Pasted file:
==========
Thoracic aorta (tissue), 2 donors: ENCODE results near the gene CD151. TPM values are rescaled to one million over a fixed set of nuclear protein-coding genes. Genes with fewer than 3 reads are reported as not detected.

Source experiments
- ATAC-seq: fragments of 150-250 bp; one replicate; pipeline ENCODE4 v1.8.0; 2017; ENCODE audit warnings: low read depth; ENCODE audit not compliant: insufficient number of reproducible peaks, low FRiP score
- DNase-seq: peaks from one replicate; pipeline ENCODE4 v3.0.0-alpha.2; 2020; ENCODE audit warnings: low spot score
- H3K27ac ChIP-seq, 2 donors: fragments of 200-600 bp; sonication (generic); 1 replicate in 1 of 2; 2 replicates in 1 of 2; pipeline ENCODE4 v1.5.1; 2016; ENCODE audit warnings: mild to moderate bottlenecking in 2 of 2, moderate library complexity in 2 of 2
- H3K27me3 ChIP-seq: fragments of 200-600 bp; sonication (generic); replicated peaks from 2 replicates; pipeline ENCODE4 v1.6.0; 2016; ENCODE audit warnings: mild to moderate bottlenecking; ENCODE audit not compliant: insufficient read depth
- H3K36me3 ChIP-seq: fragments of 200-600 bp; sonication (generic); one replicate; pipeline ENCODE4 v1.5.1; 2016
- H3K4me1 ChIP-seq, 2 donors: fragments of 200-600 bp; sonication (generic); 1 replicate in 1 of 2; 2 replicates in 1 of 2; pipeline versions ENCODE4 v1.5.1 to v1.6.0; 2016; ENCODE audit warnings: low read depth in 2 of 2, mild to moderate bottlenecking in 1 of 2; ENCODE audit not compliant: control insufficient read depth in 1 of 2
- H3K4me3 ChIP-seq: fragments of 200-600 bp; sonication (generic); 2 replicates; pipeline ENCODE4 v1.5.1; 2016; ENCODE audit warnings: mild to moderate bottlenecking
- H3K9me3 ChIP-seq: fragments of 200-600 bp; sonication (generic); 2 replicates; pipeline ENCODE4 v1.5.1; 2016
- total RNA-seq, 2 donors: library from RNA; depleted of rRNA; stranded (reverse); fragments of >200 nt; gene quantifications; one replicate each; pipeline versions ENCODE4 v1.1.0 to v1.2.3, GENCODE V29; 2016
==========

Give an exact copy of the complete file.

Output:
Thoracic aorta (tissue), 2 donors: ENCODE results near the gene CD151. TPM values are rescaled to one million over a fixed set of nuclear protein-coding genes. Genes with fewer than 3 reads are reported as not detected.

Source experiments
- ATAC-seq: fragments of 150-250 bp; one replicate; pipeline ENCODE4 v1.8.0; 2017; ENCODE audit warnings: low read depth; ENCODE audit not compliant: insufficient number of reproducible peaks, low FRiP score
- DNase-seq: peaks from one replicate; pipeline ENCODE4 v3.0.0-alpha.2; 2020; ENCODE audit warnings: low spot score
- H3K27ac ChIP-seq, 2 donors: fragments of 200-600 bp; sonication (generic); 1 replicate in 1 of 2; 2 replicates in 1 of 2; pipeline ENCODE4 v1.5.1; 2016; ENCODE audit warnings: mild to moderate bottlenecking in 2 of 2, moderate library complexity in 2 of 2
- H3K27me3 ChIP-seq: fragments of 200-600 bp; sonication (generic); replicated peaks from 2 replicates; pipeline ENCODE4 v1.6.0; 2016; ENCODE audit warnings: mild to moderate bottlenecking; ENCODE audit not compliant: insufficient read depth
- H3K36me3 ChIP-seq: fragments of 200-600 bp; sonication (generic); one replicate; pipeline ENCODE4 v1.5.1; 2016
- H3K4me1 ChIP-seq, 2 donors: fragments of 200-600 bp; sonication (generic); 1 replicate in 1 of 2; 2 replicates in 1 of 2; pipeline versions ENCODE4 v1.5.1 to v1.6.0; 2016; ENCODE audit warnings: low read depth in 2 of 2, mild to moderate bottlenecking in 1 of 2; ENCODE audit not compliant: control insufficient read depth in 1 of 2
- H3K4me3 ChIP-seq: fragments of 200-600 bp; sonication (generic); 2 replicates; pipeline ENCODE4 v1.5.1; 2016; ENCODE audit warnings: mild to moderate bottlenecking
- H3K9me3 ChIP-seq: fragments of 200-600 bp; sonication (generic); 2 replicates; pipeline ENCODE4 v1.5.1; 2016
- total RNA-seq, 2 donors: library from RNA; depleted of rRNA; stranded (reverse); fragments of >200 nt; gene quantifications; one replicate each; pipeline versions ENCODE4 v1.1.0 to v1.2.3, GENCODE V29; 2016